Prophetically Incorrect: A Christian Introduction to Media Criticism
The Bible contains plenty of prophetic speech, but the title of "prophet" today is often used to describe those outside the biblical record: novelist Mark Twain, songwriter Bob Dylan, British poet William Blake, and legendary filmmaker Ingmar Bergman have each...
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The Bible contains plenty of prophetic speech, but the title of "prophet" today is often used to describe those outside the biblical record: novelist Mark Twain, songwriter Bob Dylan, British poet William Blake, and legendary filmmaker Ingmar Bergman have each been dubbed a "prophet." However, there is little consensus about what the word "prophetic" means as it relates to communication.
How does prophetic communication differ from prophecy?
In a media-saturated age when many claim to speak for God, how can we evaluate the avalanche of supposedly prophetic speech?
How can we communicate prophetically within a culture characterized by ideological division?
^Prophetically Incorrect argues that we must understand the priestly role of media before focusing on the prophetic. Media confirm everyday cultural assumptions and help propagandize political and religious establishments on both the right and the left. Using vivid examples, this book offers Christian communicators an integrated theology of culture and a model of communication that equips them to create, critique, and consume popular media. It helps readers discern when to communicate prophetically and how to do so biblically and effectively. The book also provides practical suggestions for faithful communication and enables readers to think critically about communication technology.
^^This provocative book will be a valuable resource for communication and speech courses at Christian colleges and universities, pastors and other Christian communicators, journalists, and media critics.^ ^"Woods and Patton take on a big theme, probe deeply and carefully, and require attentiveness from the reader. In the end the reader is summoned to engage, think, and decide. The authors are aware of the totalizing impact of the media in our culture, and offer a self-aware, prophetic critique of that pretense. They move easily between popular culture and prophetic tradition, doing so in a puckish, knowing manner that engages and delights. For the knowing reader, this prophetic foray echoes and replicates Jeremiah's savage truthfulness against the temple of his day; only now the temple exists in the liturgies of sitcoms, professional sports, advocacy news, and infomercials. The hunger for truth voiced here is an urgent one."
--Walter Brueggemann, professor emeritus of Old Testament, Columbia Theological Seminary
^ ^"Prophetically Incorrect presents the radical possibility that a moral accounting is and always has been inescapably human. Social health and personal wellbeing keep it at the very center of entertainment, storytelling, and education. In turn, Woods and Patton offer a powerfully consistent argument that leads readers to ask--whether about U2 or Lady Gaga--what's the moral point? The authors' 'prophetic' angle is that moral claims are different from common first impressions or gut hunches. Clear-headed and intellectually competent, these authors want seats at the Cynics' Cafe, the Debate of the Disenchanted, and the Church Council--all of which will be challenged by their presence."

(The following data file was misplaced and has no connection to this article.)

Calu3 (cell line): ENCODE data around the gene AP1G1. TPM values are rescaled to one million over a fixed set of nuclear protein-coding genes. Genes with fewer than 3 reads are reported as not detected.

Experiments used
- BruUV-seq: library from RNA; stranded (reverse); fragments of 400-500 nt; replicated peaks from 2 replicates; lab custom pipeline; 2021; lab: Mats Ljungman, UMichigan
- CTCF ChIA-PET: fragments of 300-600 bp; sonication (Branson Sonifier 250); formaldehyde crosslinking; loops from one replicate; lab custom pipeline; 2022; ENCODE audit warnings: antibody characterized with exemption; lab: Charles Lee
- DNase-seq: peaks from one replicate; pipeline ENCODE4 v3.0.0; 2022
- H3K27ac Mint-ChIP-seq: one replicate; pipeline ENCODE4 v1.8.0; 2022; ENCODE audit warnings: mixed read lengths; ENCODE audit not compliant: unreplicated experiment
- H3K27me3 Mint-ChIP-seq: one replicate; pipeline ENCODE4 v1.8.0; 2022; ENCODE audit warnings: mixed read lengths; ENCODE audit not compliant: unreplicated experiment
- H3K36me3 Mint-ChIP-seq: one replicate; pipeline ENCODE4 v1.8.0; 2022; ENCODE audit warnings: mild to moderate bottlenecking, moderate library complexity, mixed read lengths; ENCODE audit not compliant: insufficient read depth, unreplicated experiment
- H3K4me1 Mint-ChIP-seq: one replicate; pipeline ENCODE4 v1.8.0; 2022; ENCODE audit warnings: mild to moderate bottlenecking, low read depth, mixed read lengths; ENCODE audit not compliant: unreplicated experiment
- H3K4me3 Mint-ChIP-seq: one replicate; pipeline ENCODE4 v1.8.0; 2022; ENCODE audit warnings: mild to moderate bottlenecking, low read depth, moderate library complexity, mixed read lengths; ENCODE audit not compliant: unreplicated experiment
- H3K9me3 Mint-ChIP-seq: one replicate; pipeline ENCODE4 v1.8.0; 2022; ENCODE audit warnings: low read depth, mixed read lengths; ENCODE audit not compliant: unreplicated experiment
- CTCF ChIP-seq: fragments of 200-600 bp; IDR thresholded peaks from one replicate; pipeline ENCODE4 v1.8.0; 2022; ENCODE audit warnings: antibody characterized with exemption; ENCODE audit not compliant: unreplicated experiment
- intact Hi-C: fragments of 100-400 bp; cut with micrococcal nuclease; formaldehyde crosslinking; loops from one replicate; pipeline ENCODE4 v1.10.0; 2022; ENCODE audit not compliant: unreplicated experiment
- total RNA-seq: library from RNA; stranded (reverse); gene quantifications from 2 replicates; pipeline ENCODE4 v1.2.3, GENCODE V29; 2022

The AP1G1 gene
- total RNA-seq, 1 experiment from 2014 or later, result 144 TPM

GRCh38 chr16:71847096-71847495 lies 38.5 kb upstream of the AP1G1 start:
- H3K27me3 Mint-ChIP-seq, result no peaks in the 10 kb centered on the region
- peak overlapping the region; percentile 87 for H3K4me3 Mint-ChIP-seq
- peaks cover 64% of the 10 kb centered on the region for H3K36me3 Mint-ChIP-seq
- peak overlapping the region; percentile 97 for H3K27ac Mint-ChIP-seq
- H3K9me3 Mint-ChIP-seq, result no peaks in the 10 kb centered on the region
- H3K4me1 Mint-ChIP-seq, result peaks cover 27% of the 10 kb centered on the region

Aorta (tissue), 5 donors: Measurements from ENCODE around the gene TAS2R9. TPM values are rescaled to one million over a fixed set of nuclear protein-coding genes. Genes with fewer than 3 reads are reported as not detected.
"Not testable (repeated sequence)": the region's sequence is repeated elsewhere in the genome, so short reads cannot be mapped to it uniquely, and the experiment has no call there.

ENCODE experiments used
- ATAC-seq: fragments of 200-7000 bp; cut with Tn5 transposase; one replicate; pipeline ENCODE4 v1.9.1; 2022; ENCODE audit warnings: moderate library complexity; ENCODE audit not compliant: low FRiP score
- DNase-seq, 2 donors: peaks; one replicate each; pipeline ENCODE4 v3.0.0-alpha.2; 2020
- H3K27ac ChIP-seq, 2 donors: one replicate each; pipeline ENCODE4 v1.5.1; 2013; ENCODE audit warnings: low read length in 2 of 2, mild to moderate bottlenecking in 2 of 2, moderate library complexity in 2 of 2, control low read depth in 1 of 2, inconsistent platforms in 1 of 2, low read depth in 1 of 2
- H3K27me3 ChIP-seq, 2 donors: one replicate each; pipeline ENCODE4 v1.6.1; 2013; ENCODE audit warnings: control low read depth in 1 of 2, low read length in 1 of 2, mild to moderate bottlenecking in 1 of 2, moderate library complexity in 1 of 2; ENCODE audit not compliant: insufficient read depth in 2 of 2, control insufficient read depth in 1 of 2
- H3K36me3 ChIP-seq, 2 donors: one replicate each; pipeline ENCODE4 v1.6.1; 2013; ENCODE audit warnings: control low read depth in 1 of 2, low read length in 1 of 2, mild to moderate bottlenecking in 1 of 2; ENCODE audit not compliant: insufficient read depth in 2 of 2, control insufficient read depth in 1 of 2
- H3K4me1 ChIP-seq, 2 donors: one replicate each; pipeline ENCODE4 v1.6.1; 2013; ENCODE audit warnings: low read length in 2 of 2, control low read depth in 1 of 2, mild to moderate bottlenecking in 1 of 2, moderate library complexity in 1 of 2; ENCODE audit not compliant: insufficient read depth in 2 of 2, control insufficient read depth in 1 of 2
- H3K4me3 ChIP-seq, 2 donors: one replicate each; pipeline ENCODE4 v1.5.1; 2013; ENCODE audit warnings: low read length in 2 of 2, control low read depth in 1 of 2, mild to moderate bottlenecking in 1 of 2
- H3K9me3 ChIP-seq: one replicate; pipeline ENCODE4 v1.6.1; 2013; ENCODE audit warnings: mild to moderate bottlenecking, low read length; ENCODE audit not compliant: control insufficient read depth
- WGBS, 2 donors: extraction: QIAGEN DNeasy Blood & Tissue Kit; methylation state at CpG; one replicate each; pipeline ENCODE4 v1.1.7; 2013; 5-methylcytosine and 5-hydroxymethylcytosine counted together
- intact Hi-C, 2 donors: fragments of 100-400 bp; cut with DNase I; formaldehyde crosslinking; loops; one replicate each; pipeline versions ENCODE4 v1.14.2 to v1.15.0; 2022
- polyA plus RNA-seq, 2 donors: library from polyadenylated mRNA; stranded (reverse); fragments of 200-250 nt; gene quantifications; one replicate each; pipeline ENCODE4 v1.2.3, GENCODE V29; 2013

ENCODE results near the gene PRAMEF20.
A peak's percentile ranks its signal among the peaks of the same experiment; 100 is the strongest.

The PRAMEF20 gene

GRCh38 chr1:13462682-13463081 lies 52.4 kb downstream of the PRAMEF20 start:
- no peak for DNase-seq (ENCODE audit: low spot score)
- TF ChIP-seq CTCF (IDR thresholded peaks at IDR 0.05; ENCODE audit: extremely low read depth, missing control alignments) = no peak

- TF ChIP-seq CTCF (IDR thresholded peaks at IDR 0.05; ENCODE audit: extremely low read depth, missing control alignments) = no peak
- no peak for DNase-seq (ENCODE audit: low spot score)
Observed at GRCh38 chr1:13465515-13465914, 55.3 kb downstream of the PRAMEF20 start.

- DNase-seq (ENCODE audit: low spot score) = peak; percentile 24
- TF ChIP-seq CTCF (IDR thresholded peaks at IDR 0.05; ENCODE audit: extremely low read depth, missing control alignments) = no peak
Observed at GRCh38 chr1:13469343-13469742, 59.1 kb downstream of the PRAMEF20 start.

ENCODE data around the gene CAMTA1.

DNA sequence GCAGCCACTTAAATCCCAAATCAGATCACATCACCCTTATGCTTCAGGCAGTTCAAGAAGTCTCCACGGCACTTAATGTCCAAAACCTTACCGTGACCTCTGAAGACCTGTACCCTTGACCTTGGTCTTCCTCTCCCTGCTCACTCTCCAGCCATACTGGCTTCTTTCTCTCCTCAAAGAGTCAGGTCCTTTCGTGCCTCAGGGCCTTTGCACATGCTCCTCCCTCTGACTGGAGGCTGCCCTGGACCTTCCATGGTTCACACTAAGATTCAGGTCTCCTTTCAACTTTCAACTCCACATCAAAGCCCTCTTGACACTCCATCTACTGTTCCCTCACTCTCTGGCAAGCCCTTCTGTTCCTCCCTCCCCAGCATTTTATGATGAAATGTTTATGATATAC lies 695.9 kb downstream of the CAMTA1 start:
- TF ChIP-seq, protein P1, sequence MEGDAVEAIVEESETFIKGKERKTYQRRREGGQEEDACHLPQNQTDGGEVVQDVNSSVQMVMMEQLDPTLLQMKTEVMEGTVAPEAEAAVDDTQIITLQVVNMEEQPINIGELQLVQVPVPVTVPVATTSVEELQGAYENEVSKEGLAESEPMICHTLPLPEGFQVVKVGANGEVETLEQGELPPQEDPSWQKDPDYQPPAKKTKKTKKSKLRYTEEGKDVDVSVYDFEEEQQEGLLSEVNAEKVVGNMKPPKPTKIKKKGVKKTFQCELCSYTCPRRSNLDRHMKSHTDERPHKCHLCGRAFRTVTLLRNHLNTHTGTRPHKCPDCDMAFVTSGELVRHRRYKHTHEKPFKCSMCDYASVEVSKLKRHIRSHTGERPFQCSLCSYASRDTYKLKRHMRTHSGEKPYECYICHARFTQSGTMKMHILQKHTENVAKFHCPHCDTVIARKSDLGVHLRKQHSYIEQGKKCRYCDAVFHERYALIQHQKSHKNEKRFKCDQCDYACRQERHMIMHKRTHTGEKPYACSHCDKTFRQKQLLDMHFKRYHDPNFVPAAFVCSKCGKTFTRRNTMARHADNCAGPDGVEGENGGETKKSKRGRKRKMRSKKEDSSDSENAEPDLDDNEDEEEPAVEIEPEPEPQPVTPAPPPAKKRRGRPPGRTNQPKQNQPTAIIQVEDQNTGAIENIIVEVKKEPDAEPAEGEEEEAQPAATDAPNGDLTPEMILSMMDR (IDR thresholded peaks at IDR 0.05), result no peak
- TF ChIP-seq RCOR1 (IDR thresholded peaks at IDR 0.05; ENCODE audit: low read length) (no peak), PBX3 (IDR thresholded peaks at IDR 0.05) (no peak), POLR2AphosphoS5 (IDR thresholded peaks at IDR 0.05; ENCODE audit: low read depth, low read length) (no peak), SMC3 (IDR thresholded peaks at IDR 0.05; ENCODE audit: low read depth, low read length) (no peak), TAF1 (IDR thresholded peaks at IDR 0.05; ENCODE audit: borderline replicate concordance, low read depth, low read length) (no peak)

--Mark Fackler, professor of communications, Calvin College
^ ^"A characteristic fault of prophets is that they are so damn clear, and I use that theologically explosive word intentionally, for prophets speak uneasy truth to a complacent world slipping into damnation. Authors Robert H. Woods and Paul D. Patton have crafted a cogent argument for the prophetic imagination. Part cultural critique and part classical devotional, Prophetically Incorrect strikes with keen and accurate insight and disturbs our tiny universes."
--Terry Lindvall, C. S. Lewis Chair of Communication and Christian Thought, Virginia Wesleyan College^
The Bible includes prophetic speech and at times the church and its representatives are called to speak prophetically. But in our media-saturated age when many claim to speak for God, how can we evaluate the avalanche of supposedly prophetic speech? What does it mean to truly be prophetic? And when Christians should speak prophetically, how can they do so in a biblical and effective way? Using vivid examples, this book offers clear guidelines for creating, critiquing, and consuming popular media, as well as practical suggestions for faithful communication. It also helps readers think critically about communication technology. The book includes a foreword by Quentin Schultze and a preface by Clifford Christians.
Robert H. Woods (Ph.D., Communication Studies (media studies/effects), Regent University, College of Communication & the Arts, Virginia Beach, VA; J.D., Juris Doctor, Regent University School of Law) teaches communication in the graduate program at Spring Arbor University in Spring Arbor, Michigan. His books include Media Ethics: Cases in Moral Reasoning; The Message in the Music: Studying Contemporary Praise and Worship with Brian D. Walrath, and Understanding Evangelical Media with Quentin J. Schultze.
Koorong -Editorial Review.
Paul D. Patton (Ph.D., Regent University) is associate professor of communication at Spring Arbor University in Spring Arbor, Michigan. He is a contributing author to Understanding Evangelical Media and co-author of Prophetically Incorrect: A Christian Introduction to Media Criticism with Robert H. Woods, and is an accomplished playwright, actor, and director.